Non communicable diseases and medicines use in elderly attending public sector hospitals in Sri Lanka
Keywords:elderly, medicines, appropriateness, Sri Lanka
World population is aging and it is aging fast. Globally there is a dual burden of increase in the elderly population and prevalence of non communicable diseases. Elderly are a special population concerning drug use and are particularly vulnerable for inappropriate prescribing. Elderly population and the chronic diseases are both increasing in Sri Lanka and this study was Â conducted to identify the types of diseases for which elderly seek treatment from medical and diabetic clinics, drug categories prescribed and to determine whether prescribing is appropriate.
Materials and methods - We analysed 1114 prescriptions and clinic records of elderly patients (> 60 years) attending medical and diabetic clinics of three selected public hospitals. Data was collected over period of one month from each hospital.
Results - Majority of the elderly patients were females (56.9%). Most were from the 60-69 year age group (58.6%) while the very old (> 80 years) accounted for only 6.4%.Â The most common diseases for which treatment was given from these clinics were Â hypertension, ischaemic heart disease, diabetes mellitus and bronchial asthma. Five or more drugs were prescribed daily to 68% with antiplatelets, statins and diuretics being the most commonly prescribed. Renal function was not documented in 66% of records within the previous year. Antiplatelets were not prescribed to those with ischaemic heart disease (11.1%), strokes (15%) and diabetes (20.9%) despite absence of contraindications documented.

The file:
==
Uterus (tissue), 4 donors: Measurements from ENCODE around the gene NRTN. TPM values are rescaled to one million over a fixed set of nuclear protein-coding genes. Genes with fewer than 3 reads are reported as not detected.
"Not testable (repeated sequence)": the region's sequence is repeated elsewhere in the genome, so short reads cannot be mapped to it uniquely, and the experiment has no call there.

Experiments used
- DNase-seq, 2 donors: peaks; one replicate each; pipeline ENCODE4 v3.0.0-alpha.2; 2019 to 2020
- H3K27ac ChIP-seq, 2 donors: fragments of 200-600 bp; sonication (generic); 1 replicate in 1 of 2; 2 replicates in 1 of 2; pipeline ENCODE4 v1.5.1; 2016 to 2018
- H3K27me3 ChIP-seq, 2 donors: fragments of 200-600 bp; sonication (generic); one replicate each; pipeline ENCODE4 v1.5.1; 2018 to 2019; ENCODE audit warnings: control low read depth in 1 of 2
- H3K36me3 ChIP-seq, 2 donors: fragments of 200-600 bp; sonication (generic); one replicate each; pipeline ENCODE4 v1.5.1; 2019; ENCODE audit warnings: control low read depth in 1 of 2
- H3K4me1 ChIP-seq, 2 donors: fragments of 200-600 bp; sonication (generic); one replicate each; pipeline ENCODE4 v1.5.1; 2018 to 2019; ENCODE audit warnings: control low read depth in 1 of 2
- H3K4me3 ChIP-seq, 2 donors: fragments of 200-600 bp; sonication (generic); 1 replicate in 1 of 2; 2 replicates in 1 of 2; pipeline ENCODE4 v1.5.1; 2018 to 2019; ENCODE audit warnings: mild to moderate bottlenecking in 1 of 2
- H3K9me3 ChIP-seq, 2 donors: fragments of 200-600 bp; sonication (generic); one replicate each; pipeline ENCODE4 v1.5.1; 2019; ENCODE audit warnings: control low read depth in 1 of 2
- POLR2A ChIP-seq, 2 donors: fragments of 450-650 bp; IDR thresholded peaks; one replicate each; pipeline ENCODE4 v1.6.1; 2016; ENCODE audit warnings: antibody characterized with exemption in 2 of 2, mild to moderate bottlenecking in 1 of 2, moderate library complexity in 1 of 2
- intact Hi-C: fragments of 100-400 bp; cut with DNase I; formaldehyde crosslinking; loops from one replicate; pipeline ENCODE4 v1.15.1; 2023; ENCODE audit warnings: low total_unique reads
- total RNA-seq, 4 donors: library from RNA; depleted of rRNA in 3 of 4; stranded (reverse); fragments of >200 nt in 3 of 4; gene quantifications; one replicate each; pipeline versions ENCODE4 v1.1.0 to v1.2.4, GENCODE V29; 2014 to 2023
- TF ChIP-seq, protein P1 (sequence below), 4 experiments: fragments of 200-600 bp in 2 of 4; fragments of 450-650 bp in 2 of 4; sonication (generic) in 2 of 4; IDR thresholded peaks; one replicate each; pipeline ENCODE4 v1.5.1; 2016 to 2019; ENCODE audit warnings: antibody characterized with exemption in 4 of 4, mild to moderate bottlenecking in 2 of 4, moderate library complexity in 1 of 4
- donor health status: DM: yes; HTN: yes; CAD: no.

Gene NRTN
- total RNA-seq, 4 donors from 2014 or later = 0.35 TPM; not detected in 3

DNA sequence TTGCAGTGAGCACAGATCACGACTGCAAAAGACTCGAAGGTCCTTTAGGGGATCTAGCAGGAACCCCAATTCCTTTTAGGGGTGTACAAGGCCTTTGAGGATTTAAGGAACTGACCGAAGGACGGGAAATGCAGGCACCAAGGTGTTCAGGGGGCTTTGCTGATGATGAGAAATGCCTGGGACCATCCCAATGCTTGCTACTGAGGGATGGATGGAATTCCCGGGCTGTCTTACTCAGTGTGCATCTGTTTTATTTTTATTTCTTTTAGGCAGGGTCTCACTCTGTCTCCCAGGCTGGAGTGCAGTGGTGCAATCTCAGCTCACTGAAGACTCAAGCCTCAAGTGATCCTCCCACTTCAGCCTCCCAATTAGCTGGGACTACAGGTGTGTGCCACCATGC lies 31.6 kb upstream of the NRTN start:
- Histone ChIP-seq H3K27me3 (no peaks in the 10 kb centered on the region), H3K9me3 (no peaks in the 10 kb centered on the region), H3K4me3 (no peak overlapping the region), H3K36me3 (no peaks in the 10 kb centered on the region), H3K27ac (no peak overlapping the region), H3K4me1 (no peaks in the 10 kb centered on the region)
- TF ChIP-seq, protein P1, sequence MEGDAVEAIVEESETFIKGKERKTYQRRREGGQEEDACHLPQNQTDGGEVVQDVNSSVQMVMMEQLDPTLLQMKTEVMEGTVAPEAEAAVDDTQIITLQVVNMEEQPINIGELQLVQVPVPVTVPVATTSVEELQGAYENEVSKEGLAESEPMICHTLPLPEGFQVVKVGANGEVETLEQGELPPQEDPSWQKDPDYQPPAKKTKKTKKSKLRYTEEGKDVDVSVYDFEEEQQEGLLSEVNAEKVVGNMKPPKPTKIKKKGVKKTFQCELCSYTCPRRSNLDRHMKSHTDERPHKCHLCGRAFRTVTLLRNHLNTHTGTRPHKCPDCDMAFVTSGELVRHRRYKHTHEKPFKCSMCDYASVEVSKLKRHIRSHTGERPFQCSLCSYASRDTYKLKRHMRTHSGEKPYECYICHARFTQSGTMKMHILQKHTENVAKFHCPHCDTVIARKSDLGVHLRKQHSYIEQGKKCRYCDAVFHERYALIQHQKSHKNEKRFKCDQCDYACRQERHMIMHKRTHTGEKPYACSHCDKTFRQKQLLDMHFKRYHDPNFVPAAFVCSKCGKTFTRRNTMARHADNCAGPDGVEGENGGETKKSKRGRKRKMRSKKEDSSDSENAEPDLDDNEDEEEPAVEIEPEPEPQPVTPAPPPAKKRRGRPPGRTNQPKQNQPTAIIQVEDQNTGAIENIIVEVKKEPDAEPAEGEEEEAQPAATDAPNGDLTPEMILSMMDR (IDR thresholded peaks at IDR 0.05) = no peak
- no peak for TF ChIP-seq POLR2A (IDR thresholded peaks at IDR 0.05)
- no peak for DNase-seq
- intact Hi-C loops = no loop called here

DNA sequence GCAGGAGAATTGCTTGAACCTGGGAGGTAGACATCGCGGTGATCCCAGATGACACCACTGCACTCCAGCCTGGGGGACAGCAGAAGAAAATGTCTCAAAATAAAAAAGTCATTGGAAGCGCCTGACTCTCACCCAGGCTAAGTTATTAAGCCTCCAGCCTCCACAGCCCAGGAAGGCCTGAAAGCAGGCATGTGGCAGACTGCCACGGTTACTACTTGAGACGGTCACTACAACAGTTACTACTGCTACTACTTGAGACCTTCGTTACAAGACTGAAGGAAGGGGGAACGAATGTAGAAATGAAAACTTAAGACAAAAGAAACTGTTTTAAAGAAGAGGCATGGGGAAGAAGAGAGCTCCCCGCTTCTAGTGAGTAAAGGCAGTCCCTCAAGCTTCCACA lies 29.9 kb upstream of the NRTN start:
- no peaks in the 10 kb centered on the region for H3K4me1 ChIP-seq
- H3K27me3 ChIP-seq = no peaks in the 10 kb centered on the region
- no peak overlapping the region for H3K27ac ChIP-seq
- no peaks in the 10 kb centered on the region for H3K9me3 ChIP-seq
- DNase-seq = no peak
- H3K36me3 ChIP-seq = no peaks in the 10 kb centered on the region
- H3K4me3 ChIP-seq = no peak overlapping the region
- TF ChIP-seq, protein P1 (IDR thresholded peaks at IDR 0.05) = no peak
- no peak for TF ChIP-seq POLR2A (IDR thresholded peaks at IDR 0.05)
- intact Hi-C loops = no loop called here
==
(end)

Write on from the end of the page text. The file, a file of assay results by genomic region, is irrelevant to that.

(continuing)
Conclusions - Cardiovascular diseases and diabetes are the chronic diseases that are most commonly treated from these clinics. Prescribing needs to be improved in keeping with accepted guidelines and doses to ensure the desired benefits and minimize harm.
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